Let’s measure how much memory this beauty eats:

import random
from pympler.asizeof import asizeof

def fields():
    name_gen = (random.choice(string.ascii_uppercase) for _ in range(10))
    name = "".join(name_gen)
    price = random.randint(10000, 99999)
    return (name, price)

def measure(name, fn, n=10_000):
    pets = [fn() for _ in range(n)]
    size = round(asizeof(pets) / n)
    print(f"Pet size ({name}) = {size} bytes")
    return size

baseline = measure("tuple", fields)
Pet size (tuple) = 161 bytes

161 bytes. Let’s use it as a baseline for further comparison.

Dataclasses vs named tuples

But who works with tuples these days? You would probably choose a dataclass:

from dataclasses import dataclass

class PetData:
    name: str
    price: int

fn = lambda: PetData(*fields())
measure("dataclass", fn)
Pet size (dataclass) = 257 bytes
x1.60 to baseline

Thing is, it’s 1.6 times larger than a tuple.

Let’s try a named tuple then:

from typing import NamedTuple

class PetTuple(NamedTuple):
    name: str
    price: int

fn = lambda: PetTuple(*fields())
measure("named tuple", fn)
Pet size (named tuple) = 161 bytes
x1.00 to baseline

Looks like a dataclass, works like a tuple. Perfect. Or not?


Python 3.10 received dataclasses with slots:

class PetData:
    name: str
    price: int

fn = lambda: PetData(*fields())
measure("dataclass w/slots", fn)
Pet size (dataclass w/slots) = 153 bytes
x0.95 to baseline

Wow! Slots magic creates special skinny objects without an underlying dictionary, unlike regular Python objects. Such dataclass is even lighter than a tuple.

What if 3.10 is out of the question yet? Use NamedTuple. Or add a slots dunder manually:

class PetData:
    __slots__ = ("name", "price")
    name: str
    price: int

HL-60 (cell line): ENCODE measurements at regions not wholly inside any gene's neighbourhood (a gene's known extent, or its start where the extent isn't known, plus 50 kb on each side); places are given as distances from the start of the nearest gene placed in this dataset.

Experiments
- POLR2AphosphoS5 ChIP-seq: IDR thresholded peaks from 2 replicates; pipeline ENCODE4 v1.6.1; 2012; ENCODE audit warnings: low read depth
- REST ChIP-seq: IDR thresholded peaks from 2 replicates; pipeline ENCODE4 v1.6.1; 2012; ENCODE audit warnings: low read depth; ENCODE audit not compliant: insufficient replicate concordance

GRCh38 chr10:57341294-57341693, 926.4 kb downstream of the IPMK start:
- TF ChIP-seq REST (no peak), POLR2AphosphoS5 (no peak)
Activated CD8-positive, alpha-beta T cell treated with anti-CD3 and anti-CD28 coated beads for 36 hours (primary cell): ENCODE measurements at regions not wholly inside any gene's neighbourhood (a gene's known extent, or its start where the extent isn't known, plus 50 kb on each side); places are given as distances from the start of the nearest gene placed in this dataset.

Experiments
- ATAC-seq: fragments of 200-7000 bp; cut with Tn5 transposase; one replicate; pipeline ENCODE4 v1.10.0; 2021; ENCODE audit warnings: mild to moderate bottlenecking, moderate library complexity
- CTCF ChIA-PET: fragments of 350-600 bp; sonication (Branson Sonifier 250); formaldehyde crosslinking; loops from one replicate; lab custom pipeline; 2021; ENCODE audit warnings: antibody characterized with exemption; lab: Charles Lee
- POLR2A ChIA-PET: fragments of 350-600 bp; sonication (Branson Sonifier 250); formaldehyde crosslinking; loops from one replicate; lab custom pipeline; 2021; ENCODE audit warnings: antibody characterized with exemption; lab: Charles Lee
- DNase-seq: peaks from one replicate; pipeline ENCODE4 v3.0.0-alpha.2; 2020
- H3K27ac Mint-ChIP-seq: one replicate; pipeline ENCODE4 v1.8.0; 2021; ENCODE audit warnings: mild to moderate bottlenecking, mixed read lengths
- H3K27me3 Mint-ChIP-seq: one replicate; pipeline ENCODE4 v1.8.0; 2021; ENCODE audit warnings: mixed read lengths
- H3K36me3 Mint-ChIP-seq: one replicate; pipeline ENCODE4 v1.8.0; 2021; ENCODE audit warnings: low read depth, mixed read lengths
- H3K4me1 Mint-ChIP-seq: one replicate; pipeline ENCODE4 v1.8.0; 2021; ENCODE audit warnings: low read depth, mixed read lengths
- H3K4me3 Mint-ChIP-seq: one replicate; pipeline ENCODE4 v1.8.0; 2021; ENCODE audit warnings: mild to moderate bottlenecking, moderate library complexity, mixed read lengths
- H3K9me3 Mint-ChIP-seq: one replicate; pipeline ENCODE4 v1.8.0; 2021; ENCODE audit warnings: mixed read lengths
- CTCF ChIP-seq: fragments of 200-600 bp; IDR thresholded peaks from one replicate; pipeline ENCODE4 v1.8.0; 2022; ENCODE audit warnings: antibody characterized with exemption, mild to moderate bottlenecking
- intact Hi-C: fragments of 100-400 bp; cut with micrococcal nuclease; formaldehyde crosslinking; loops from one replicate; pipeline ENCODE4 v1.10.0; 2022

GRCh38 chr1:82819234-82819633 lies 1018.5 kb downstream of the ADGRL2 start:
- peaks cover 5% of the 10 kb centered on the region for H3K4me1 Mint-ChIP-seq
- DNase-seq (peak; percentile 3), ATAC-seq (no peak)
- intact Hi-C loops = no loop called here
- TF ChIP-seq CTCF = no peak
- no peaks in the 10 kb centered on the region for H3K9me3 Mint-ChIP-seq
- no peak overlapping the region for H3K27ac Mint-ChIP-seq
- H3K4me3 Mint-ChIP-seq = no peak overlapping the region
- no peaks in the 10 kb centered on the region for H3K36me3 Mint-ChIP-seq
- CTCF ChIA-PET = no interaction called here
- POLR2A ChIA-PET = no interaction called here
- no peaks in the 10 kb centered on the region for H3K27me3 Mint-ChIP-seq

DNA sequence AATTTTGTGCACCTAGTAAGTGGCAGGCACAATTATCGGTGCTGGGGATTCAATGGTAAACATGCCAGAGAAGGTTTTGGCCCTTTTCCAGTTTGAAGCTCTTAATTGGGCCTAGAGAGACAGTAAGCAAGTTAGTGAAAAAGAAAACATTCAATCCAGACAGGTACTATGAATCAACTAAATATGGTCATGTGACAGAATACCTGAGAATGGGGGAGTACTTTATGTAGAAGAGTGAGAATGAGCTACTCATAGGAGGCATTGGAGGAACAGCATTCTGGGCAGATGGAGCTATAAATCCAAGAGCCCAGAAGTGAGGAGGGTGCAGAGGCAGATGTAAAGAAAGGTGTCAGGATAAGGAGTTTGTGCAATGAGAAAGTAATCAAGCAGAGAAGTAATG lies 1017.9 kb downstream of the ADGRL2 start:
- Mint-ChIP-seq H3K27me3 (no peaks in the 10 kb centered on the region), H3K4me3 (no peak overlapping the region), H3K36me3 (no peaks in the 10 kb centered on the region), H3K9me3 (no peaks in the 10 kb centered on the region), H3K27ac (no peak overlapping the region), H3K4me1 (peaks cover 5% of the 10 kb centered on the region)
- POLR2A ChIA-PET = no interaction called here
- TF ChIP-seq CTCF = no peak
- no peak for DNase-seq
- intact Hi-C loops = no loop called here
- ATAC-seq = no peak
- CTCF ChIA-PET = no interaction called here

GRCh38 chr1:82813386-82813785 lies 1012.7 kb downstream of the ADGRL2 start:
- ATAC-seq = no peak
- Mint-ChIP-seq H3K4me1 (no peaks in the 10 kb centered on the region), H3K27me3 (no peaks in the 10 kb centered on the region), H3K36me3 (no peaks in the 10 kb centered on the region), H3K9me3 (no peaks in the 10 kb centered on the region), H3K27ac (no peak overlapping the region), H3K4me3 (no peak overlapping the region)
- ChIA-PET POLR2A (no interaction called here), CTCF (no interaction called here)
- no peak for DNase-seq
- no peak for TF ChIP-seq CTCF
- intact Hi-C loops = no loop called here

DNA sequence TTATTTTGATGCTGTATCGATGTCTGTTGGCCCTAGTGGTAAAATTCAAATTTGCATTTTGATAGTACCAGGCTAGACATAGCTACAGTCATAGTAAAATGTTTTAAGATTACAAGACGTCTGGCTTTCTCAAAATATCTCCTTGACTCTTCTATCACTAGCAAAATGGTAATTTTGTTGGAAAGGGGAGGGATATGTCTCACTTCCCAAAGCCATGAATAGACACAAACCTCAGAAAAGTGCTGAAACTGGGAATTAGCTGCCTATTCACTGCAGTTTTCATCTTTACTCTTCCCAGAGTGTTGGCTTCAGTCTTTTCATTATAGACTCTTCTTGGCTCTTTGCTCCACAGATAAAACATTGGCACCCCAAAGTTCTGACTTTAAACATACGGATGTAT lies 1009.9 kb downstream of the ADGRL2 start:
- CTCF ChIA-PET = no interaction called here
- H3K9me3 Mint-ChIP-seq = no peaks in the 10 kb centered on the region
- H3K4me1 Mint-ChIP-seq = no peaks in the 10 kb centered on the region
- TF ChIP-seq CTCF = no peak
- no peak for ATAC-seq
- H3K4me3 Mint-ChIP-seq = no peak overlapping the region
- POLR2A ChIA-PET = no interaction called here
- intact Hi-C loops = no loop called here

Slot objects have their own shortcomings. But they are great for simple cases (without inheritance and other complex stuff).

numpy arrays

The real winner, of course, is the numpy array:

import string
import numpy as np

PetNumpy = np.dtype([("name", "S10"), ("price", "i4")])
generator = (fields() for _ in range(n))
pets = np.fromiter(generator, dtype=PetNumpy)
size = round(asizeof(pets) / n)
Pet size (numpy array) = 14 bytes
x0.09 to baseline

This is not a flawless victory, though. If names are unicode (U type instead of S), the advantage is not so impressive:

PetNumpy = np.dtype([("name", "U10"), ("price", "i4")])
Pet size (numpy U10) = 44 bytes
x0.27 to baseline

If the name length is not strictly 10 characters, but varies, say, up to 50 characters (U50 instead of U10) — the advantage disappears completely:

def fields():
    name_len = random.randint(10, 50)
    name_gen = (random.choice(string.ascii_uppercase) for _ in range(name_len))
    # ...

PetNumpy = np.dtype([("name", "U50"), ("price", "i4")])
Pet size (tuple) = 179 bytes

Pet size (numpy U50) = 204 bytes
x1.14 to baseline


Let’s consider alternatives for completeness.

A regular class is no different than a dataclass:

class PetClass:
    def __init__(self, name: str, price: int): = name
        self.price = price
Pet size (class) = 257 bytes
x1.60 to baseline

And a frozen (immutable) dataclass too:

class PetDataFrozen:
    name: str
    price: int
Pet size (frozen dataclass) = 257 bytes
x1.60 to baseline

A dict is even worse:

names = ("name", "price")
fn = lambda: dict(zip(names, fields()))
measure("dict", fn)
Pet size (dict) = 355 bytes
x1.98 to baseline

Pydantic model sets an anti-record (no wonder, it uses inheritance):

from pydantic import BaseModel

class PetModel(BaseModel):
    name: str
    price: int
Pet size (pydantic) = 385 bytes
x2.39 to baseline

⌘ ⌘ ⌘

Compact (and not so compact) objects in Python:

Named tuple
Dataclass with slots
Manual slots
numpy array